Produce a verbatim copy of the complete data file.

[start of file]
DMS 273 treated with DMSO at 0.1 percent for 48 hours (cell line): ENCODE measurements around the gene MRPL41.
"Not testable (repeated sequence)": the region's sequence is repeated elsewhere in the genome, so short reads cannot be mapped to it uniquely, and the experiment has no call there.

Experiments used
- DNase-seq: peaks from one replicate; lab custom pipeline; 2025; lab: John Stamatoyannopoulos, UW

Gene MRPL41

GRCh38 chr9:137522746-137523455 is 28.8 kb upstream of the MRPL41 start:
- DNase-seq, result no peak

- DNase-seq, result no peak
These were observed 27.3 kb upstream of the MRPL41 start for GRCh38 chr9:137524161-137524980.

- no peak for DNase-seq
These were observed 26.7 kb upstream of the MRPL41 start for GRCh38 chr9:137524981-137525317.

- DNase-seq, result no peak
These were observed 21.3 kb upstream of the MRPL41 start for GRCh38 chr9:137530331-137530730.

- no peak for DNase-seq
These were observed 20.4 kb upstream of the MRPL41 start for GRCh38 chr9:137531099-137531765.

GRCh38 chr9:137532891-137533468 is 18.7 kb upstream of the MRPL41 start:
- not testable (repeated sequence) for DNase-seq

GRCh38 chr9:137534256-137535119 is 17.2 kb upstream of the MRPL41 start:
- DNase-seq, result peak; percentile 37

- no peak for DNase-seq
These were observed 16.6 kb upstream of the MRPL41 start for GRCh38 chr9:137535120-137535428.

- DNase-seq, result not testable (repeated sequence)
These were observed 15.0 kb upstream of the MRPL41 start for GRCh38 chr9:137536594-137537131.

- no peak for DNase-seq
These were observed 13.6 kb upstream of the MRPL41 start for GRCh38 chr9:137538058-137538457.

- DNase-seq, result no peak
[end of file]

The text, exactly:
DMS 273 treated with DMSO at 0.1 percent for 48 hours (cell line): ENCODE measurements around the gene MRPL41.
"Not testable (repeated sequence)": the region's sequence is repeated elsewhere in the genome, so short reads cannot be mapped to it uniquely, and the experiment has no call there.

Experiments used
- DNase-seq: peaks from one replicate; lab custom pipeline; 2025; lab: John Stamatoyannopoulos, UW

Gene MRPL41

GRCh38 chr9:137522746-137523455 is 28.8 kb upstream of the MRPL41 start:
- DNase-seq, result no peak

- DNase-seq, result no peak
These were observed 27.3 kb upstream of the MRPL41 start for GRCh38 chr9:137524161-137524980.

- no peak for DNase-seq
These were observed 26.7 kb upstream of the MRPL41 start for GRCh38 chr9:137524981-137525317.

- DNase-seq, result no peak
These were observed 21.3 kb upstream of the MRPL41 start for GRCh38 chr9:137530331-137530730.

- no peak for DNase-seq
These were observed 20.4 kb upstream of the MRPL41 start for GRCh38 chr9:137531099-137531765.

GRCh38 chr9:137532891-137533468 is 18.7 kb upstream of the MRPL41 start:
- not testable (repeated sequence) for DNase-seq

GRCh38 chr9:137534256-137535119 is 17.2 kb upstream of the MRPL41 start:
- DNase-seq, result peak; percentile 37

- no peak for DNase-seq
These were observed 16.6 kb upstream of the MRPL41 start for GRCh38 chr9:137535120-137535428.

- DNase-seq, result not testable (repeated sequence)
These were observed 15.0 kb upstream of the MRPL41 start for GRCh38 chr9:137536594-137537131.

- no peak for DNase-seq
These were observed 13.6 kb upstream of the MRPL41 start for GRCh38 chr9:137538058-137538457.

- DNase-seq, result no peak